But enough about the upcoming elections and lets get back to me, me, me - this is a blog after all. I took this anniversary to also look back on my first few blog posts to revisit why I started doing this and what I intended to write about. Little has changed in either my reasoning or intention even if I have not always lived up to my own goals. I’m still not interested in ferreting out gossip or reporting breaking news of any kind. I also am not interested in writing about my personal life, pets, family or other ancillary issues. While Photoshop is the greatest comic tool since the whoopee cushion, I'm not terribly inclined to rely on it as a source for material. I continue to primarily write reviews of what I see from a perspective that is not especially informed, but is interesting to myself and I hope others along the way. I have a minimal amount of music and theater education but I am neither a professional or an expert in either field.

I started this blog because I felt, and still feel that Los Angeles has one of the most vibrant art scenes in the world and there isn't near enough written about what goes on around this town. In fact, this is much more the case now than two year’s ago with the demise of virtually all newsprint non-film and TV arts writing outside a handful of folks at the ever-worsening Los Angeles Times. Additionally, there are still too few music and arts blogs in Southern California and the very fine ones that do exist don’t publish frequently enough to cover everything that should be in a town this size. I also started this blog to advocate for people, trends, and projects that I don’t feel get the positive attention they deserve. I’m a big fan of new and late 20th century music, especially opera. I think operatic and musical taste by the majority of people who consume these commodities in the U.S., especially in cities like Los Angeles and New York, is provincial and uninspired. I like ridiculously over-the-top productions and I want to see performers who can act as easily as they sing and I don’t think one talent should be privileged over the other, especially in opera. There seem to be so many “opera lovers” who spend their time debating minutiae of singing technique and carping over such a small range of vocalists in such a small number of roles that opera becomes little more than the equivalent of pornography - the fetishization of the unamplified voice has reached a point where a certain group of listeners get off by hearing nothing more than minor variants of the same physical acts over and over again ad nauseum. Flawless singing is nice, but in opera, it is highly overrated.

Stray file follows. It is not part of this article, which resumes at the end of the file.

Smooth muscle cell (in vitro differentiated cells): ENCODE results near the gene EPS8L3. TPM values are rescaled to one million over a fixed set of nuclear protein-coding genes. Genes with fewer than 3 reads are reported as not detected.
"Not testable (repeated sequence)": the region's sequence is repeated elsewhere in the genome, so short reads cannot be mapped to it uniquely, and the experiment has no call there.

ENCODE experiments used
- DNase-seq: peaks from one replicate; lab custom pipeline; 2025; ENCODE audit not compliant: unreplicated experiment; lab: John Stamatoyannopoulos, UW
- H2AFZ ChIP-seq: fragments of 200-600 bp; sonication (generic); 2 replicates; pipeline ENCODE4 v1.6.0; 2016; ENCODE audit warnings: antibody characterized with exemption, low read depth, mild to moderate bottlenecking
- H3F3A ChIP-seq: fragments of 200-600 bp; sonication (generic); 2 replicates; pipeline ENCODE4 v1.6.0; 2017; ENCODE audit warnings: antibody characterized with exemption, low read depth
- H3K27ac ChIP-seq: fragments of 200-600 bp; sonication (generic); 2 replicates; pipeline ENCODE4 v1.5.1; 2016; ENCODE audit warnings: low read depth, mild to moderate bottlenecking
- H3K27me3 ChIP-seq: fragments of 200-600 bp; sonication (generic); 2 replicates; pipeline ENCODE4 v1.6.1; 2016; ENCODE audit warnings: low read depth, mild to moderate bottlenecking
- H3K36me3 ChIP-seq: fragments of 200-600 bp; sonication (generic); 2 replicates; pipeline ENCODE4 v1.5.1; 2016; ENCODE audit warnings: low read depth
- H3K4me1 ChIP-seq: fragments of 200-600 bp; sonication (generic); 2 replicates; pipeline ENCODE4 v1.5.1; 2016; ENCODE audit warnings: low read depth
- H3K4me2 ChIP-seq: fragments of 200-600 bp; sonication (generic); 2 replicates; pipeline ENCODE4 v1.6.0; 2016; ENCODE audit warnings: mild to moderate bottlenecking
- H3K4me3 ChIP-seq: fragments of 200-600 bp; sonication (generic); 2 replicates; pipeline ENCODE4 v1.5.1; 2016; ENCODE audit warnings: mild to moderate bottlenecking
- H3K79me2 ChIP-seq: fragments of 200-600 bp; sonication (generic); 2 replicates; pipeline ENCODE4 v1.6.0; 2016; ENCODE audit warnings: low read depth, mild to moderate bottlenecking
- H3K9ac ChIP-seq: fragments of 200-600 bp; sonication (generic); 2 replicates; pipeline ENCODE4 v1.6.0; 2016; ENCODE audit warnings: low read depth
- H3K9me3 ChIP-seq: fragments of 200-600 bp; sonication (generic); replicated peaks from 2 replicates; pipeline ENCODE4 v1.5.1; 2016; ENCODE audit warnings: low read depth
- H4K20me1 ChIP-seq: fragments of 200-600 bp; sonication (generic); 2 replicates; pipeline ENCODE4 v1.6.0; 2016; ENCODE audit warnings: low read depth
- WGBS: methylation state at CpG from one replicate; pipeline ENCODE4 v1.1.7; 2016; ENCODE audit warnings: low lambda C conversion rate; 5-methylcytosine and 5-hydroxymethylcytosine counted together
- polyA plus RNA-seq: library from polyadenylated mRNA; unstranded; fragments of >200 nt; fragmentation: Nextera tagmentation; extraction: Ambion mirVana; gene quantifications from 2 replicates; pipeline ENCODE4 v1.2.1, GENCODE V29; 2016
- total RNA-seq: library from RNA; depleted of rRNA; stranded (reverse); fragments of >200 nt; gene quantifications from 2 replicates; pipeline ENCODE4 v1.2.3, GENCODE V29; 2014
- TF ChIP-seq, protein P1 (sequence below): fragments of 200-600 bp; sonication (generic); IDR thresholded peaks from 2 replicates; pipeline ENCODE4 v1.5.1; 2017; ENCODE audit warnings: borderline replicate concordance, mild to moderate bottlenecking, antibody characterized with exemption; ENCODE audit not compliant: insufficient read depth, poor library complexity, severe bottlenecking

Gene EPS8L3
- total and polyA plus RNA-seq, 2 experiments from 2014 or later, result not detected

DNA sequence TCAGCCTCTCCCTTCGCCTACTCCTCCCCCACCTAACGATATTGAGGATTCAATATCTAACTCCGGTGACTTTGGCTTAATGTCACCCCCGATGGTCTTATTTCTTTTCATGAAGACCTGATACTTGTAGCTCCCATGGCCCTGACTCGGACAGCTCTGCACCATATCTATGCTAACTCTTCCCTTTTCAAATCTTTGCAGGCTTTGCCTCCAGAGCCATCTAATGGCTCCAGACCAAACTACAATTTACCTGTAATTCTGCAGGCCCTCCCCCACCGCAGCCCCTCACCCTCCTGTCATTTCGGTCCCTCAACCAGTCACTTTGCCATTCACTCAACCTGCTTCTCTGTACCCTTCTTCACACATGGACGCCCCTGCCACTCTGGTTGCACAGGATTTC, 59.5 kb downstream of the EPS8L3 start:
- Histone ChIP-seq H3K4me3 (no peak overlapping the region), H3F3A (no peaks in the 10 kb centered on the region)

So this is Out West Arts. It may not be to anyone's taste and sometimes even I'm not so sure what it's all about either, but I imagine I'll keep going, so keep reading if the desire so moves you.

Going to a campfire way down south

August 12, 2008

 
Kelley McAndrew and Anthony Crane
Photo : Craig Schwartz/Old Globe 2008
The worst thing about the rather vibrant and interesting San Diego theater scene is that it is in San Diego. Not that there is anything wrong with that very lovely city by the sea – a sort of Boca Raton for Southern California, it’s just that it is an infuriatingly unpredictable but sure to be lengthy car ride from Los Angeles. It could be two hours, it could be five, you never can tell. Plus you have to nervously drive by that nuclear power plant in San Onofre. Why anyone needed to add to the potential for disaster by building a nuclear plant in America’s premiere earthquake region is beyond me, but there you have it.

But, of course, driving down to San Diego is required to sample much of the fine theater available there. One must be careful, however, given that you never know when your trip will end up in A Catered Affair. So I was quite pleased on Sunday—even after the 10 minute panicked jog through Balboa Park due to my bad parking planning—to get to the Old Globe Theater for two very good shows. Of particular interest and highly recommended is the Globe’s new revival of Donald Magulies’ Sight Unseen, which is playing in the Copley Auditorium in the San Diego Museum of Art next to the Old Globe Theater complex (undergoing renovation). This play put Margulies on the map over 15 years ago and helped cement an ongoing and very fruitful relationship with the South Coast Repertory theater in Costa Mesa (which will revive Margulies’ Collected Stories this coming spring).